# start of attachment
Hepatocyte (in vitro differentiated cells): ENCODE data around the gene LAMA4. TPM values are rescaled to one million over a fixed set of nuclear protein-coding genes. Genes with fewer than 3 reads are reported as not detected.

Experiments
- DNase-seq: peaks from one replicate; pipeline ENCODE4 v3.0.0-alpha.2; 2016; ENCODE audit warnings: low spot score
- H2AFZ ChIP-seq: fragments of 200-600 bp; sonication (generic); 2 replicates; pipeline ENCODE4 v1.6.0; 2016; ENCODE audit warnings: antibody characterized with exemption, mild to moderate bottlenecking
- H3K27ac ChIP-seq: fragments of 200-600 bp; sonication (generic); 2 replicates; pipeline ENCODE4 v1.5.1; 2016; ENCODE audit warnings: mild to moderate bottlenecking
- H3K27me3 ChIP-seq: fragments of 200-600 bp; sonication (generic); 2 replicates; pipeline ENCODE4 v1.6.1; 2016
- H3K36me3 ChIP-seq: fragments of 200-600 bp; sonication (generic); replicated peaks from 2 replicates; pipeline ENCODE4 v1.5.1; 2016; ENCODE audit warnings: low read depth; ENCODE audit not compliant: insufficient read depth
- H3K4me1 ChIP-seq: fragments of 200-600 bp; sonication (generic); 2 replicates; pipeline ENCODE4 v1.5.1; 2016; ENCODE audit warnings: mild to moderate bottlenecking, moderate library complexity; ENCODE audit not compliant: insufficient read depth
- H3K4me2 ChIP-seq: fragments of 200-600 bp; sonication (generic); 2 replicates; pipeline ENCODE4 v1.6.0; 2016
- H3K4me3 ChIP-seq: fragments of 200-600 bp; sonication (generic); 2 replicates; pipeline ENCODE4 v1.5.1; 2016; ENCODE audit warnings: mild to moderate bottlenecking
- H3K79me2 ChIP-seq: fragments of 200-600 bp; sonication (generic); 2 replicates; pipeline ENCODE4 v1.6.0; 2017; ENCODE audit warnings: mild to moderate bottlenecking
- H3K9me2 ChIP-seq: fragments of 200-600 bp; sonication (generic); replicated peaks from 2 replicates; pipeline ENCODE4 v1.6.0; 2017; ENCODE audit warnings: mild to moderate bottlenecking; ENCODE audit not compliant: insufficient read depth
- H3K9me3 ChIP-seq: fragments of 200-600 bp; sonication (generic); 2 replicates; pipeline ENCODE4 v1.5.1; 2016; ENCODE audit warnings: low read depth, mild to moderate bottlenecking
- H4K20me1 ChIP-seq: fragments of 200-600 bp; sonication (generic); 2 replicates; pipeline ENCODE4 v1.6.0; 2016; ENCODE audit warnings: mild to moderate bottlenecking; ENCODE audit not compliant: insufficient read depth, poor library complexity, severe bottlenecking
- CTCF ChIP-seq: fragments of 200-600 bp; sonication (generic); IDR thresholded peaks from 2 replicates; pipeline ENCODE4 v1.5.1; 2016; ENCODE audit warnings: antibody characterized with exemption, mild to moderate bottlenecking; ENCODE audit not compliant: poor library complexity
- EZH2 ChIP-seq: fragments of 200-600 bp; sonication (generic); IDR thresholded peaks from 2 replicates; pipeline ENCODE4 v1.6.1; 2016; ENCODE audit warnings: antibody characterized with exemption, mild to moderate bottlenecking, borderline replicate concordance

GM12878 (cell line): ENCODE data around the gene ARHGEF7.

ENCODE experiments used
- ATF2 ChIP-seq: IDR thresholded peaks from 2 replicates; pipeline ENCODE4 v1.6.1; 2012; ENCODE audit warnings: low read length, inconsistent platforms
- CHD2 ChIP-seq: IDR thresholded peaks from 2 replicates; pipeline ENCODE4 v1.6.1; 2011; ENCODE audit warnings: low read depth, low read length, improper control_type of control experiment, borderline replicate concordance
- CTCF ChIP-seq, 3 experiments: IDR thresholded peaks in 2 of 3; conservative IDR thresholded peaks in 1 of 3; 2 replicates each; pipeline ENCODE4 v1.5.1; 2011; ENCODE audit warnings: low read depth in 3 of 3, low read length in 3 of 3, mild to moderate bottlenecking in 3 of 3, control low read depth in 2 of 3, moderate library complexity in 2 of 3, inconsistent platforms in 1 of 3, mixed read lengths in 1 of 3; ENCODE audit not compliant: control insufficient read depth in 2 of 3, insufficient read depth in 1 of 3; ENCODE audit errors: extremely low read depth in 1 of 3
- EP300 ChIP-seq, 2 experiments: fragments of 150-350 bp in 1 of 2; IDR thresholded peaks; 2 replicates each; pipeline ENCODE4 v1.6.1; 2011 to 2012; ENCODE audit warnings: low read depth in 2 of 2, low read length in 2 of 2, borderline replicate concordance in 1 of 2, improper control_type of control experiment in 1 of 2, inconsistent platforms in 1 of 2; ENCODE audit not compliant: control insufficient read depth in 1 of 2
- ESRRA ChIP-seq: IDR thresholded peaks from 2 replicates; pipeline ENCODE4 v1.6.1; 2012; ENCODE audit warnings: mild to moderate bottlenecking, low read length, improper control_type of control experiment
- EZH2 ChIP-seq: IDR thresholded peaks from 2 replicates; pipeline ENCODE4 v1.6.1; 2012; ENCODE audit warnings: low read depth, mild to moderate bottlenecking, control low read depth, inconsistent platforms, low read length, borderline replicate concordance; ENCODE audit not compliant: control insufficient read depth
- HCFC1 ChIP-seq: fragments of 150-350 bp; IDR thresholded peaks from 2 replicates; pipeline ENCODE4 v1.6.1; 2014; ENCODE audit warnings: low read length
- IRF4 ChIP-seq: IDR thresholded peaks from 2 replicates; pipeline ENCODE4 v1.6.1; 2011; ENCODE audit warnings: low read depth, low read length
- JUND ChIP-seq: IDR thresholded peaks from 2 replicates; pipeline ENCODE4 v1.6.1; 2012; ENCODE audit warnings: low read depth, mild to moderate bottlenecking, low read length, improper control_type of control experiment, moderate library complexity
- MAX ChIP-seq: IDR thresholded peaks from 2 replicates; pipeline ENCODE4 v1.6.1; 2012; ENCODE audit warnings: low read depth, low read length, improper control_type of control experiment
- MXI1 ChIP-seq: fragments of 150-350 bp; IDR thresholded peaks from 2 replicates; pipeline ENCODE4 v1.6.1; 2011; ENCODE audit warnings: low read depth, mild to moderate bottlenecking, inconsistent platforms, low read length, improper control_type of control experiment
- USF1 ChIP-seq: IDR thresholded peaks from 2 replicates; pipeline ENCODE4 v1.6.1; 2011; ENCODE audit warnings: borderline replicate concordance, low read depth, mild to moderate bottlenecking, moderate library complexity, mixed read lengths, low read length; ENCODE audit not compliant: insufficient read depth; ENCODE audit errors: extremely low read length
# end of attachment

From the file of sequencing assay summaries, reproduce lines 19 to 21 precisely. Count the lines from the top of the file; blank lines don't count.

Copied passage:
- ATF2 ChIP-seq: IDR thresholded peaks from 2 replicates; pipeline ENCODE4 v1.6.1; 2012; ENCODE audit warnings: low read length, inconsistent platforms
- CHD2 ChIP-seq: IDR thresholded peaks from 2 replicates; pipeline ENCODE4 v1.6.1; 2011; ENCODE audit warnings: low read depth, low read length, improper control_type of control experiment, borderline replicate concordance
- CTCF ChIP-seq, 3 experiments: IDR thresholded peaks in 2 of 3; conservative IDR thresholded peaks in 1 of 3; 2 replicates each; pipeline ENCODE4 v1.5.1; 2011; ENCODE audit warnings: low read depth in 3 of 3, low read length in 3 of 3, mild to moderate bottlenecking in 3 of 3, control low read depth in 2 of 3, moderate library complexity in 2 of 3, inconsistent platforms in 1 of 3, mixed read lengths in 1 of 3; ENCODE audit not compliant: control insufficient read depth in 2 of 3, insufficient read depth in 1 of 3; ENCODE audit errors: extremely low read depth in 1 of 3